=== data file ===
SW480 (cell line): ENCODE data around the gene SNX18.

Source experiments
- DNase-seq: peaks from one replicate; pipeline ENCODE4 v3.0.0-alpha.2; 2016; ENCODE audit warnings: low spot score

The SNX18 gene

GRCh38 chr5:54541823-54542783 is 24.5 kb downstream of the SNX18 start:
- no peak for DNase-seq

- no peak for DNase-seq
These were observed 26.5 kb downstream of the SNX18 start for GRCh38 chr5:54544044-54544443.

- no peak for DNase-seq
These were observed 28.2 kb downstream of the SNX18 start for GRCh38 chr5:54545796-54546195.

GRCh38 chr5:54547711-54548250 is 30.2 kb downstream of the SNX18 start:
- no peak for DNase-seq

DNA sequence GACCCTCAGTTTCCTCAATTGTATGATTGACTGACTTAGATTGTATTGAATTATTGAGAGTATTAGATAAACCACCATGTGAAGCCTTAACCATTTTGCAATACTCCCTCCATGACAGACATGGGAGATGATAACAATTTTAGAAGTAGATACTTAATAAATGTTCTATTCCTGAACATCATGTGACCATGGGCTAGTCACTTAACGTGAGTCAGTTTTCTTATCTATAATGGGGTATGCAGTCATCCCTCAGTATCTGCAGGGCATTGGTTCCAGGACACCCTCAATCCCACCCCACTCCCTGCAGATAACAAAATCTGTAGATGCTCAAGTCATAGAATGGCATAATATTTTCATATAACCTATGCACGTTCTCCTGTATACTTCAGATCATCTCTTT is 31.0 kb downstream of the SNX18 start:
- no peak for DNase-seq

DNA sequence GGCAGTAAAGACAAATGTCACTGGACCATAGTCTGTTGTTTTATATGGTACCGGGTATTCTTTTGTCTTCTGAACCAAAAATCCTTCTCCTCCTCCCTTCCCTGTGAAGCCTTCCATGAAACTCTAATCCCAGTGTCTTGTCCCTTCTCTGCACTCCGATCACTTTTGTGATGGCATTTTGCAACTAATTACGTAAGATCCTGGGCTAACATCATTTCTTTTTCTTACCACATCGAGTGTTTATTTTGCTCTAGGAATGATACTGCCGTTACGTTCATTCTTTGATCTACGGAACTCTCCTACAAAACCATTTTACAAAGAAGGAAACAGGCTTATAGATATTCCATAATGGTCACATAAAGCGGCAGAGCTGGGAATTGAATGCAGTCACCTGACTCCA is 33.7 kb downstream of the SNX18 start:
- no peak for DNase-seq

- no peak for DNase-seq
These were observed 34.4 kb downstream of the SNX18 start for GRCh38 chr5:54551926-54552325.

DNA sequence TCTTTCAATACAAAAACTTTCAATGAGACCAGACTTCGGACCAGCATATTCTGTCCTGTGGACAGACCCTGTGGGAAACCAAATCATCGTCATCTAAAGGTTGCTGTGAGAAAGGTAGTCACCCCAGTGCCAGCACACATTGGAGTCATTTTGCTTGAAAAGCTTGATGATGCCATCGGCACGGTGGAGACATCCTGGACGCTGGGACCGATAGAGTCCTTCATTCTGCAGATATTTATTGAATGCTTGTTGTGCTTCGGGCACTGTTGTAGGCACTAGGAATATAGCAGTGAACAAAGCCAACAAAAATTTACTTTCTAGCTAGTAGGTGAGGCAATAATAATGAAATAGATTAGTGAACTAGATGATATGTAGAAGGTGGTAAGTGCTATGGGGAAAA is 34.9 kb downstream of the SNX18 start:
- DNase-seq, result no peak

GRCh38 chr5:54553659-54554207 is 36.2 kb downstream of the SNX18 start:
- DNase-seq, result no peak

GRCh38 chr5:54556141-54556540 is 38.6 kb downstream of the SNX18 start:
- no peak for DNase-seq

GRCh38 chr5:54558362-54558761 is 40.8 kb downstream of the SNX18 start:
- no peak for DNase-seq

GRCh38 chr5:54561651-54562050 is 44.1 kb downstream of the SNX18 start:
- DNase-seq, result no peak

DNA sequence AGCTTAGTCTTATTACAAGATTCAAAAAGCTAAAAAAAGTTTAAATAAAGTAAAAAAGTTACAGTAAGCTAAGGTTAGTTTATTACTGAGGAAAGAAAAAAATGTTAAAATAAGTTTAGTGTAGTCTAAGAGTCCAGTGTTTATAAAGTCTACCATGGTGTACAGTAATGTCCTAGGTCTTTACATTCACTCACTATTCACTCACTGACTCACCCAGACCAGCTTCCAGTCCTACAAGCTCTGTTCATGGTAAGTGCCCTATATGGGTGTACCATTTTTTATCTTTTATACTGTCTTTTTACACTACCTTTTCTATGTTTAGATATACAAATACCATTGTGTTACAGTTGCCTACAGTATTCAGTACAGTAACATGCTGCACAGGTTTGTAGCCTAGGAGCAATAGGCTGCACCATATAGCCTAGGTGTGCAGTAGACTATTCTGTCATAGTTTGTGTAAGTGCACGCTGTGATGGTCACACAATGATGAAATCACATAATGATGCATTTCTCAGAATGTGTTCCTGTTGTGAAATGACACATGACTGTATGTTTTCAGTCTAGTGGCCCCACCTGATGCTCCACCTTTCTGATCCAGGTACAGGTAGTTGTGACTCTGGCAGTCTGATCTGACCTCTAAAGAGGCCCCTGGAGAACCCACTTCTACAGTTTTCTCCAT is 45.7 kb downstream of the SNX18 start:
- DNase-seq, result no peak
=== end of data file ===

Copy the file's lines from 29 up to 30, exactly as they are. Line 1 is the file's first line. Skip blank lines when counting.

DNA sequence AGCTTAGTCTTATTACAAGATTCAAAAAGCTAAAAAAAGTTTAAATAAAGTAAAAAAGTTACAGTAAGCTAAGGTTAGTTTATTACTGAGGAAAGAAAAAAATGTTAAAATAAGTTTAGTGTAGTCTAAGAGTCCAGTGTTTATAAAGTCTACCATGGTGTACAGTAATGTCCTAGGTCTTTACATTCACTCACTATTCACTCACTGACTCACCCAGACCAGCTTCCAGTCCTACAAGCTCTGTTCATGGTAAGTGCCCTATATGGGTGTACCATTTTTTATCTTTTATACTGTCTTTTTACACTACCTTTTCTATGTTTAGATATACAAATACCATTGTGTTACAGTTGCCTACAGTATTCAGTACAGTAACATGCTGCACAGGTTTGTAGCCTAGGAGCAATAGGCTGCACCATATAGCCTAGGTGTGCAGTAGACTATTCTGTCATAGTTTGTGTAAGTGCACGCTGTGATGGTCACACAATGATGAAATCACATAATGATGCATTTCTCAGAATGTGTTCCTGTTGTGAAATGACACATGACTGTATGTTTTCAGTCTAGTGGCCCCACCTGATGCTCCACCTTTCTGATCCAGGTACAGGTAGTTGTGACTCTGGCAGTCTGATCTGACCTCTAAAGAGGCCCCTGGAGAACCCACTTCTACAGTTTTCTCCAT is 45.7 kb downstream of the SNX18 start:
- DNase-seq, result no peak